For some people, burial is sacred, and for others, fire is sacred in death. I don’t believe that reverence for the environment has taken precedence over reverence for the dead – it’s quite the contrary. There is a beautiful link between reverence for the environment, the living, and the dead. We can honor, respect, and healthily grieve our loved ones that have passed before us with any of these three options. The choices should be available.

  • Really? Do you think for one moment they did not stick some poor animal in there to make sure it did what it was suppose to do? Get your head out of the sand.

  • It was originally developed to dispose of donated medical cadavers and euthanized pets, so yes they likely used both to develop the tech. They wouldn’t have needed to kill animals for testing, there are plenty available from any local kill shelter.

  • This technology was first developed in the mid 1800s for livestock
    moralities, and it was put into a scientific setting in the early 1990s
    at Albany Medical School. My family makes the equipment, and my father developed the modern technology 22 years ago. I can assure you that not one single animal has ever been killed to test the equipment. Naturally (and sometimes sadly) there is no shortage of deceased animals. There are natural deaths, and there are animals shelters with euthanized pets due to bite cases and overpopulation.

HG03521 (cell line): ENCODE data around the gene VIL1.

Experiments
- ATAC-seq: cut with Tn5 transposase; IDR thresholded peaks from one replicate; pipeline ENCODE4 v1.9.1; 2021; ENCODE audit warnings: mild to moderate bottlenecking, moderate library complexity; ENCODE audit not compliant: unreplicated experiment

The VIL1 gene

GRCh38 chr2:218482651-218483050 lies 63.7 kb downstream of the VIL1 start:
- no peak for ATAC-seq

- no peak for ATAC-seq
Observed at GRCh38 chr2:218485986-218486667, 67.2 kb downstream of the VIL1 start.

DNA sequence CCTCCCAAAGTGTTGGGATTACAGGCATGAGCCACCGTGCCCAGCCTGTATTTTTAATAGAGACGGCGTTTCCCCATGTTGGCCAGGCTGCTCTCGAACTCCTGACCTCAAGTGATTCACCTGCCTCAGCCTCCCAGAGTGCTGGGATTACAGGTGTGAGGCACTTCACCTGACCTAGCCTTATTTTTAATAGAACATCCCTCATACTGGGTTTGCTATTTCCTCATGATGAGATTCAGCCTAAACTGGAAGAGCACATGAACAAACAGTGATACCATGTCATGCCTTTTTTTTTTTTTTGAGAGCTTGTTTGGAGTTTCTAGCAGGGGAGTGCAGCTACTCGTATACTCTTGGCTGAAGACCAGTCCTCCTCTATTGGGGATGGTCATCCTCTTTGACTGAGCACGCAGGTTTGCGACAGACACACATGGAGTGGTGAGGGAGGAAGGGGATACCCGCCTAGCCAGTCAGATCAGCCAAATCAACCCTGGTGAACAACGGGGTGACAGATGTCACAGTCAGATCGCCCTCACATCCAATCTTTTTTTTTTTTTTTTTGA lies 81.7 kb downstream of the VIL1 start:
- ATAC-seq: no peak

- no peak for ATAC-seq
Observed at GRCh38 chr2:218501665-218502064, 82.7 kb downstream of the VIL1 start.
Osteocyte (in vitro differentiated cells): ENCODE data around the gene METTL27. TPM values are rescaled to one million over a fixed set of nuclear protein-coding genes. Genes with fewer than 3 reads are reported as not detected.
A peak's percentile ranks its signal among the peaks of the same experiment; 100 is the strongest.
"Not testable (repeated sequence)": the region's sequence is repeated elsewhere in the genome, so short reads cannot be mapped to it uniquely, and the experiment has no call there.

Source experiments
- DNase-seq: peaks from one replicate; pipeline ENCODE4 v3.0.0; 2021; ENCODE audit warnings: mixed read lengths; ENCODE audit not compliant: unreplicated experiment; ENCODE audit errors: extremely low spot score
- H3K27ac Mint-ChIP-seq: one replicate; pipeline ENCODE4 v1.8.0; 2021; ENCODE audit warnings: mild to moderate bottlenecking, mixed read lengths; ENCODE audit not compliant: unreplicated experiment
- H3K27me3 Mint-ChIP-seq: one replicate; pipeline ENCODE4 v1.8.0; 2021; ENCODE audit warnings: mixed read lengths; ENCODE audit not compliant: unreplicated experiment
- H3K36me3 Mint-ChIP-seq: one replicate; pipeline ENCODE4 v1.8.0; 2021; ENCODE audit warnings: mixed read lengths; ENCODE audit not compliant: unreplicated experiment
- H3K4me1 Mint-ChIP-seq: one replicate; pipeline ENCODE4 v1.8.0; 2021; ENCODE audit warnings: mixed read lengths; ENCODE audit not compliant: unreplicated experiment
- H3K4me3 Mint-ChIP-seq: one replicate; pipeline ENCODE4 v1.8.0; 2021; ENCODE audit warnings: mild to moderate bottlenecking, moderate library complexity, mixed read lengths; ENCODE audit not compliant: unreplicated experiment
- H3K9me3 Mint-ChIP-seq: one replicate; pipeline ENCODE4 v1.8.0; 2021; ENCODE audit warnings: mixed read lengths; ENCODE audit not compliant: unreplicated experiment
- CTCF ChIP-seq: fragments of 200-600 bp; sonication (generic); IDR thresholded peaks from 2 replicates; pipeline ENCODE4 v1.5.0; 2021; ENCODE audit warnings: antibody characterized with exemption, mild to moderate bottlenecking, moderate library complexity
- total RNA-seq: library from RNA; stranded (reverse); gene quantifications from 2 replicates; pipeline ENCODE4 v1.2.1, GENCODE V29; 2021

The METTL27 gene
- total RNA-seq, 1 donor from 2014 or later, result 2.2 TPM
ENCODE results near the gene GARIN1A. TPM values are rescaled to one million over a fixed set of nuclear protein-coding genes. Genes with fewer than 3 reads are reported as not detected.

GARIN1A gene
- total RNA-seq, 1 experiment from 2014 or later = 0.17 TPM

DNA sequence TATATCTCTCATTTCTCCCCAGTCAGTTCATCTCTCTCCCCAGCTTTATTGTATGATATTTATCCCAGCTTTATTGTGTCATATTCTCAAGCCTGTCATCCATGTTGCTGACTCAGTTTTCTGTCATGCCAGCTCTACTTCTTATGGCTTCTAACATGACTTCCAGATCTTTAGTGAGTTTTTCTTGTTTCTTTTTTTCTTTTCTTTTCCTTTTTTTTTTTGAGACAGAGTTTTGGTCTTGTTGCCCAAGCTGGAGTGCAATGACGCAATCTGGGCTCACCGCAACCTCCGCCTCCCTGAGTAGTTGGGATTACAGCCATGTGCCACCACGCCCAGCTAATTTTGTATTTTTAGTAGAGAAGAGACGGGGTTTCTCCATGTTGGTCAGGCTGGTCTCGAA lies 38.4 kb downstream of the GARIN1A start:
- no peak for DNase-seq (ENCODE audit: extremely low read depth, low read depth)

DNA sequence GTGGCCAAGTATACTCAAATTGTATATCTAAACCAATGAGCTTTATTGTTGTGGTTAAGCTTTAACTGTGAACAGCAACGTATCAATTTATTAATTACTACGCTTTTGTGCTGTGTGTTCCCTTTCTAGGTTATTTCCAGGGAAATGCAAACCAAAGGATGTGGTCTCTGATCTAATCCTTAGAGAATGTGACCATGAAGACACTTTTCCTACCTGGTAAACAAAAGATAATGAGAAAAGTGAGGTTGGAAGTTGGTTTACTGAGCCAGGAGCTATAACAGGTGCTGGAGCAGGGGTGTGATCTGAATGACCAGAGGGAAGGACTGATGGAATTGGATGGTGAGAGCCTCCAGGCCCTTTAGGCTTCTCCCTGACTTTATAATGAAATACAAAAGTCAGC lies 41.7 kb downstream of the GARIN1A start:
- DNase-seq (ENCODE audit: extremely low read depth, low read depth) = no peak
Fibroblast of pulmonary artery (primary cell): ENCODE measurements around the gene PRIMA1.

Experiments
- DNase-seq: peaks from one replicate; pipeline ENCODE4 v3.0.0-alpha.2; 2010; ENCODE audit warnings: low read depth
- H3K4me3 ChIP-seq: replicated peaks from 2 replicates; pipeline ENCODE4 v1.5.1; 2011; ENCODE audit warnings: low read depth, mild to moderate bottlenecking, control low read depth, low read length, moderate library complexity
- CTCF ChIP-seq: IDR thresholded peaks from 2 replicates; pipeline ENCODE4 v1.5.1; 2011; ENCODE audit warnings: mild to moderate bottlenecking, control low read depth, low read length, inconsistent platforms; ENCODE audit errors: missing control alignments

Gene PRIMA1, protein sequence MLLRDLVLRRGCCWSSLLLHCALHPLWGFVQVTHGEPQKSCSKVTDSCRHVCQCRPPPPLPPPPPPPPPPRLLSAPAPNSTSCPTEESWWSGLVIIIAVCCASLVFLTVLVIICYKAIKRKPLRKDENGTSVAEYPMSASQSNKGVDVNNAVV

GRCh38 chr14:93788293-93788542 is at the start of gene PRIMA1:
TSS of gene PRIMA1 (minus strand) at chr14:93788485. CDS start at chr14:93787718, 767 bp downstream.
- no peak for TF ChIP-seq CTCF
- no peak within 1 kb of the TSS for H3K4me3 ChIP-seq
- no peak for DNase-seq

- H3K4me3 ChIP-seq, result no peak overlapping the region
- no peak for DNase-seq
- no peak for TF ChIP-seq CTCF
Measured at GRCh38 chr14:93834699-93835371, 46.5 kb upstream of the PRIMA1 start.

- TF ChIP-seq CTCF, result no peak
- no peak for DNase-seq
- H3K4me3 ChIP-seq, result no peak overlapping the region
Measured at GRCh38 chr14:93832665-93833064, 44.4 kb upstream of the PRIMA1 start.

Living things die, and there are different ways to return the body back to the environment. Composting facilities didn’t kill animals to develop their technologies, and neither did we. The fact that we deal with body care for dead animals doesn’t mean we aren’t absolute animal lovers.

  • One man’s view:
    The Resurrection is guaranteed, no matter what happens to the corpse.
    The disposition of the corpse, and any ceremonies connected therewith, are for the benefit of the survivors, and do not affect the eternal well-being of the decedent in the least.
    Funerals cost far too much.
    Every dollar the undertaker gets is one dollar less for the widow.
    Thanks to metal caskets and metal/concrete grave liners, corpses cannot properly decompose and replenish the earth. When embalming is added, corpses pollute rather than replenish.